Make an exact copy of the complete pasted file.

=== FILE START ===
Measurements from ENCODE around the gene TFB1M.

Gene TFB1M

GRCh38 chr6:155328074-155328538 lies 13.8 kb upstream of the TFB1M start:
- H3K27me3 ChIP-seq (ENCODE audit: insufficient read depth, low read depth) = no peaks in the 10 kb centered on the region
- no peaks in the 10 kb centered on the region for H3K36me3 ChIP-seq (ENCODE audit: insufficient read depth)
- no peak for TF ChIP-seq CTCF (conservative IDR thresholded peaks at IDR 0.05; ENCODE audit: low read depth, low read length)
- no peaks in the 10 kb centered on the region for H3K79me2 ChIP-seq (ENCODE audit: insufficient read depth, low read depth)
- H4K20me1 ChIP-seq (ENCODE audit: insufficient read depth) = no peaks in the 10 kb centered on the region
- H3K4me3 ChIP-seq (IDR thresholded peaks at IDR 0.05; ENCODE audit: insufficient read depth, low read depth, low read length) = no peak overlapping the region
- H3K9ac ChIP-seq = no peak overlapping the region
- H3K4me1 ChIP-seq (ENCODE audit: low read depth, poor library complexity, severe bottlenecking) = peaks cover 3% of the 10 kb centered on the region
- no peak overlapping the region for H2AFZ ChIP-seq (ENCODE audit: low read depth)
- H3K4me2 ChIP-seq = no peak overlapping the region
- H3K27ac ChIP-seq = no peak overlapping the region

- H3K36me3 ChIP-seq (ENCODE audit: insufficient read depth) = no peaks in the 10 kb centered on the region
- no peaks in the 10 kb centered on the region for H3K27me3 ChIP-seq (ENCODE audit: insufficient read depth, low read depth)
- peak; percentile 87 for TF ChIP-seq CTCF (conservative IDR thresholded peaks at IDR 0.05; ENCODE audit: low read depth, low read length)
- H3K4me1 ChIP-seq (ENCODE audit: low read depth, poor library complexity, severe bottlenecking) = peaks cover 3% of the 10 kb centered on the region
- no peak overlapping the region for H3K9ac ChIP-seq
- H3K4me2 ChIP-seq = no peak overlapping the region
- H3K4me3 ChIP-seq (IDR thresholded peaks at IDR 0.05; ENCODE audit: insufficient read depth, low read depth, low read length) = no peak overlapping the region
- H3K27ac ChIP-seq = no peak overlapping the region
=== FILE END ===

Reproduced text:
Measurements from ENCODE around the gene TFB1M.

Gene TFB1M

GRCh38 chr6:155328074-155328538 lies 13.8 kb upstream of the TFB1M start:
- H3K27me3 ChIP-seq (ENCODE audit: insufficient read depth, low read depth) = no peaks in the 10 kb centered on the region
- no peaks in the 10 kb centered on the region for H3K36me3 ChIP-seq (ENCODE audit: insufficient read depth)
- no peak for TF ChIP-seq CTCF (conservative IDR thresholded peaks at IDR 0.05; ENCODE audit: low read depth, low read length)
- no peaks in the 10 kb centered on the region for H3K79me2 ChIP-seq (ENCODE audit: insufficient read depth, low read depth)
- H4K20me1 ChIP-seq (ENCODE audit: insufficient read depth) = no peaks in the 10 kb centered on the region
- H3K4me3 ChIP-seq (IDR thresholded peaks at IDR 0.05; ENCODE audit: insufficient read depth, low read depth, low read length) = no peak overlapping the region
- H3K9ac ChIP-seq = no peak overlapping the region
- H3K4me1 ChIP-seq (ENCODE audit: low read depth, poor library complexity, severe bottlenecking) = peaks cover 3% of the 10 kb centered on the region
- no peak overlapping the region for H2AFZ ChIP-seq (ENCODE audit: low read depth)
- H3K4me2 ChIP-seq = no peak overlapping the region
- H3K27ac ChIP-seq = no peak overlapping the region

- H3K36me3 ChIP-seq (ENCODE audit: insufficient read depth) = no peaks in the 10 kb centered on the region
- no peaks in the 10 kb centered on the region for H3K27me3 ChIP-seq (ENCODE audit: insufficient read depth, low read depth)
- peak; percentile 87 for TF ChIP-seq CTCF (conservative IDR thresholded peaks at IDR 0.05; ENCODE audit: low read depth, low read length)
- H3K4me1 ChIP-seq (ENCODE audit: low read depth, poor library complexity, severe bottlenecking) = peaks cover 3% of the 10 kb centered on the region
- no peak overlapping the region for H3K9ac ChIP-seq
- H3K4me2 ChIP-seq = no peak overlapping the region
- H3K4me3 ChIP-seq (IDR thresholded peaks at IDR 0.05; ENCODE audit: insufficient read depth, low read depth, low read length) = no peak overlapping the region
- H3K27ac ChIP-seq = no peak overlapping the region